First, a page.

Copyright Meryl Schenker

Is your toddler eating enough?


“You’re full? But you didn’t eat very much.”

“Just two more bites, OK?”

“Finish everything on your plate and then you can have dessert.”

Our intentions are good. But in bribing–or pleading, chasing, commenting, shaming, or hovering–the message we’re really sending is unintended:

Ignore your body’s signals for hunger and fullness. Ignore your body’s natural ability to regulate food intake.

That can’t lead to a healthy relationship with food.

(Bonus download at the end: 6 Rules for Feeding Kids)

The Ellyn Satter Institute, after years of research on “eating competence,” developed the Division of Responsibility. It goes like this:

We’re in charge of what, when, and where our kids eat.

It’s our kids’ job to decide whether they eat and how much they eat.

What to eat is hard enough to settle on. But it’s particularly tough to let go of whether and how much. People seem preoccupied with how much food our kid is eating–from grandparents to babysitters and bystanders we don’t even know–and we are, too. Lately I’ve been on high alert, listening for these messages about eating, and it’s surprising how prevalent they are. Especially proddings to eat more.

But, unless you’re living in poverty, that particular obsession is nearly always unnecessary.

A friend of mine doing her medical-school rotation in pediatrics (after years of working to help families with obese children) says she and the attending pediatrician would place bets: When parents came in worrying that their 2- or 3-year-old wasn’t eating enough, which weight percentile would the child be in? The 90th percentile? Or the 95th?

My friend wants all of us to see the dip in these clinical charts. They show normal body mass index (BMI)-for-age, from the Centers for Disease Control, for ages 2 to 20:

stripslashes(strstr(" ", "class=") ? "" : "")girls-bmi-for-age stripslashes(strstr(" ", "class=") ? "" : "")boys-bmi-for-age

Between about ages 2 and 5, kids need less food. So they want to eat less food.

We can rest assured: It’s safe for us to stop cajoling them, sitting with the next spoonful in front of their faces while they’re still chewing (I’m looking at you, dear hubby), cheering their every bite, and so on. At every age, there’s a natural variation of about 20% in the amount of food children want to eat from one day to the next. (Same with us, too.) So it does more harm than good to comment or shame when our kids seem less hungry or more hungry than usual.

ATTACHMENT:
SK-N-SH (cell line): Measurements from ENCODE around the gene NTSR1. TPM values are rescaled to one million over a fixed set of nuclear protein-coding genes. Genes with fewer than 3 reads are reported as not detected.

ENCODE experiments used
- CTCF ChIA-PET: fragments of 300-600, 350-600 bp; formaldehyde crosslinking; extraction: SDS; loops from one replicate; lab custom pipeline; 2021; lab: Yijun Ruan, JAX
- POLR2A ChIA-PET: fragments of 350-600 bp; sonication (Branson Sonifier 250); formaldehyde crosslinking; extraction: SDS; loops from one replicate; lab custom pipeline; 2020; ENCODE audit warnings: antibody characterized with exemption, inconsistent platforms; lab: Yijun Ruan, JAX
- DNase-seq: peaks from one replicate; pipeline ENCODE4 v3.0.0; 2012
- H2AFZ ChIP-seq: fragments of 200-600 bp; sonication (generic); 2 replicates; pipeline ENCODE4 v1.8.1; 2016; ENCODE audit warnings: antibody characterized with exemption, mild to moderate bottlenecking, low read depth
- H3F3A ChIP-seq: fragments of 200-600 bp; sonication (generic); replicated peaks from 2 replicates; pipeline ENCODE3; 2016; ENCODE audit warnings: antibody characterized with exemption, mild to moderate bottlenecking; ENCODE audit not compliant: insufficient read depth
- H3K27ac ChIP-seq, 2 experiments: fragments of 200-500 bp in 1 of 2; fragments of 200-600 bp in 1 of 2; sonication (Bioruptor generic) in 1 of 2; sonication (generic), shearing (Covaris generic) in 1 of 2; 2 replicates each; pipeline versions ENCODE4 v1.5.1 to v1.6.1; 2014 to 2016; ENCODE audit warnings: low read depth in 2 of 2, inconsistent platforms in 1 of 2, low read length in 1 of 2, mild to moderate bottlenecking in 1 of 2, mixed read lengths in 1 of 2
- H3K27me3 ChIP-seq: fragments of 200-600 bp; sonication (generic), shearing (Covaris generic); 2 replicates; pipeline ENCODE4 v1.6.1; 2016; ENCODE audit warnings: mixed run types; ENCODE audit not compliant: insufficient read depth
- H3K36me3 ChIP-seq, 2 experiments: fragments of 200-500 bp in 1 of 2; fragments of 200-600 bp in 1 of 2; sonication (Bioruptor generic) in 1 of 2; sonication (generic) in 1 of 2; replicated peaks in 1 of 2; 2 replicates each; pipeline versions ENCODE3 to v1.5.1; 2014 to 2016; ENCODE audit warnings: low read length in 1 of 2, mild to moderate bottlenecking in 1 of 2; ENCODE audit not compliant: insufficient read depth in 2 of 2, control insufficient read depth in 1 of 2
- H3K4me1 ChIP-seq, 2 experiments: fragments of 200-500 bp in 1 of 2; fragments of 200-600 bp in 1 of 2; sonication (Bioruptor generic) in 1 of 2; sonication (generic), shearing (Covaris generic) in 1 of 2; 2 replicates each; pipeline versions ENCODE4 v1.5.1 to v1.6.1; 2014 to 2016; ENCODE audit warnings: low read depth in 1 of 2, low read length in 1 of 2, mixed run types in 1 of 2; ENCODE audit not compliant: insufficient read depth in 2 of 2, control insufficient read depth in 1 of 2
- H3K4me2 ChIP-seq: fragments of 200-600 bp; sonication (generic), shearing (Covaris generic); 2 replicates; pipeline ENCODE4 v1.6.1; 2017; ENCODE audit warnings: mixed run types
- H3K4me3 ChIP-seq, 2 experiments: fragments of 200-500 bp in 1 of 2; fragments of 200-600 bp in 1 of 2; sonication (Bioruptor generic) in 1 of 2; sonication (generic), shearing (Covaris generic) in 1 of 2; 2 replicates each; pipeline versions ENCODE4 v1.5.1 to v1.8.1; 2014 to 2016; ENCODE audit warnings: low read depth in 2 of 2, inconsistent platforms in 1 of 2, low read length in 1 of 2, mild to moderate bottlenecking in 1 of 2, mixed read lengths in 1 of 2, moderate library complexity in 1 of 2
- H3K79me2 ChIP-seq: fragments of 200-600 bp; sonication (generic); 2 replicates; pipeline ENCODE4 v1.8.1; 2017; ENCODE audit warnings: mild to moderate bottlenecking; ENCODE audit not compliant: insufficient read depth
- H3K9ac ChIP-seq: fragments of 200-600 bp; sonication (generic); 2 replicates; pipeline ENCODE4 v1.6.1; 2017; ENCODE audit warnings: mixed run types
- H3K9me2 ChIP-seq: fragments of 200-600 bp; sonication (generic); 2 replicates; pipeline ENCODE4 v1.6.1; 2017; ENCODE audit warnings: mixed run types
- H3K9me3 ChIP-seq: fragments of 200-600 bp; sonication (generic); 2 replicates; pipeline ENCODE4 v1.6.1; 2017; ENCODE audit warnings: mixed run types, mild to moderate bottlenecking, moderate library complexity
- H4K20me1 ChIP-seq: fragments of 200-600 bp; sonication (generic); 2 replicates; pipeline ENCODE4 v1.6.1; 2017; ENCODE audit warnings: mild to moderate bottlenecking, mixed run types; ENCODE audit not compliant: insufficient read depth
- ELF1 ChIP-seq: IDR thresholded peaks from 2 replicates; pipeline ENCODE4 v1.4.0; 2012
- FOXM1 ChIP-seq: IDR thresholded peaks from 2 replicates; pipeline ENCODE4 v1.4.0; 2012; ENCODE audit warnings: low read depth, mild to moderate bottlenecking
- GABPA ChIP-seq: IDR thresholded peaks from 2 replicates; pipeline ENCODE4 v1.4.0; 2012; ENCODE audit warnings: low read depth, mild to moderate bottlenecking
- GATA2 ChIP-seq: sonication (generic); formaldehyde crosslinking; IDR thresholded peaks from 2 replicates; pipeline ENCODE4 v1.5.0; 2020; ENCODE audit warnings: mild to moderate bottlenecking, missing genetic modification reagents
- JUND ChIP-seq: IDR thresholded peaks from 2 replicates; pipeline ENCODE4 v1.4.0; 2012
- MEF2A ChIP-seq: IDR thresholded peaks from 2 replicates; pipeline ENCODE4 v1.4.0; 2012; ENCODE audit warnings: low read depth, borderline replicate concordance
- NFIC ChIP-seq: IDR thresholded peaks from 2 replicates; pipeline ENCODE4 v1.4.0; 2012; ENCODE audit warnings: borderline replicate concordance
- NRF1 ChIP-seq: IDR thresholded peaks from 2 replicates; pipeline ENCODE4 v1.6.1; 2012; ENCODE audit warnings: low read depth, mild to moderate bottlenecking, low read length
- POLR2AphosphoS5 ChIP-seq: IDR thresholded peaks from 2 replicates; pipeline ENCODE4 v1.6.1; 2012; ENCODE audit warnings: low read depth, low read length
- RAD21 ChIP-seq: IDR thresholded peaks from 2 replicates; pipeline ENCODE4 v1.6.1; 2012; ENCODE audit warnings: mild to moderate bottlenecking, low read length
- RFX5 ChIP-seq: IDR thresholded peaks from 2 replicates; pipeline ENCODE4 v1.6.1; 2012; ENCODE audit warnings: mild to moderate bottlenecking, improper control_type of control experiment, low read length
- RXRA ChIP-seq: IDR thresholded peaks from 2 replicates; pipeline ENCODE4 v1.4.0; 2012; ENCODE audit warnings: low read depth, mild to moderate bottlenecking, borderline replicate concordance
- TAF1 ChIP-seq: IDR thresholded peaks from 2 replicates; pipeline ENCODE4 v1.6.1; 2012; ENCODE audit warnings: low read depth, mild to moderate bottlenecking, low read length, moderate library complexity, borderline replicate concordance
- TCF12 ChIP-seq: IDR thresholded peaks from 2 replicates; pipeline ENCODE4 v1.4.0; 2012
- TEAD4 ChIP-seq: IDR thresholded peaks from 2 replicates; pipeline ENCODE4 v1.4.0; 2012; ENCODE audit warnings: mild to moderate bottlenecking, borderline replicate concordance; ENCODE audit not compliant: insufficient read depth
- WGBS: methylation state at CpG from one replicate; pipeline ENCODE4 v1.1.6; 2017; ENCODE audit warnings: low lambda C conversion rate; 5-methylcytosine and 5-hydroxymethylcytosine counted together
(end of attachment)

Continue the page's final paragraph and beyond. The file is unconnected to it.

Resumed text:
Instead, our words can help them stay in touch with their body’s signals: “You know how much food you need.” “You know what you like.”

But what if your kid is just clearly distracted, which is so common around 18 months? They take a bite and then run off to play. Repeat, repeat. This age-appropriate mealtime etiquette is something you may be able to roll with. Most times, though, you just want your kid to sit still for five minutes and eat, partly because there’s no time for dinner to take two hours.

Here’s a little boundary-setting exercise you might try, clipped from my book: stripslashes(strstr(" ", "class=") ? "" : "")Dinnertime tip from Zero to Five: 70 Essential Parenting Tips Based on Science Distracted (lack of) eating still happens occasionally in my house, at age 4 1/2. If we’re having a large and loud dinner party, especially, I know the environment is too distracting for my daughter to focus on her own. Not her fault. I might sit her on my lap for a few minutes and do “one bite for you, one bite for me.” Otherwise, my go-to phrases are:

“You want to play! And, oh dear, dinner time won’t last much longer. Must be something you can do.” (More on that 3-part wording.)

“If you are still hungry, now is a good time to eat. We will have food again at snack time.”

And “Dinner is over, so we’ll eat again in the morning.”

Just the facts, ma’am.

Bonus download: 6 Rules for Feeding Kids

6 rules for feeding kids




Copyright Betty Udesen / Pear Press
Written by

Tracy Cutchlow

Tracy is the author of the international bestseller Zero to Five: 70 Essential Parenting Tips Based on Science, a public speaker, and a creator of places to speak and be heard. Sign up for her newsletter here.





3 thoughts on “Is your toddler eating enough?



  1. Thanks for this useful post. I didn’t click for a few days because I was over saturated with images of healthy white children…. I wonder if you’d consider including images of children of color in the postings occasionally?

  2. Thanks, still one of my favourite posts on toddler’s eating habits. Question – during that ‘training habits’ period ie sitting in high chair, how much or how little did your daughter eat since she didnt get to eat how she wanted? Should we just let it be so she gets the message? Didnt you then have to deal with her crying of hunger in the middle of the night? Thanks

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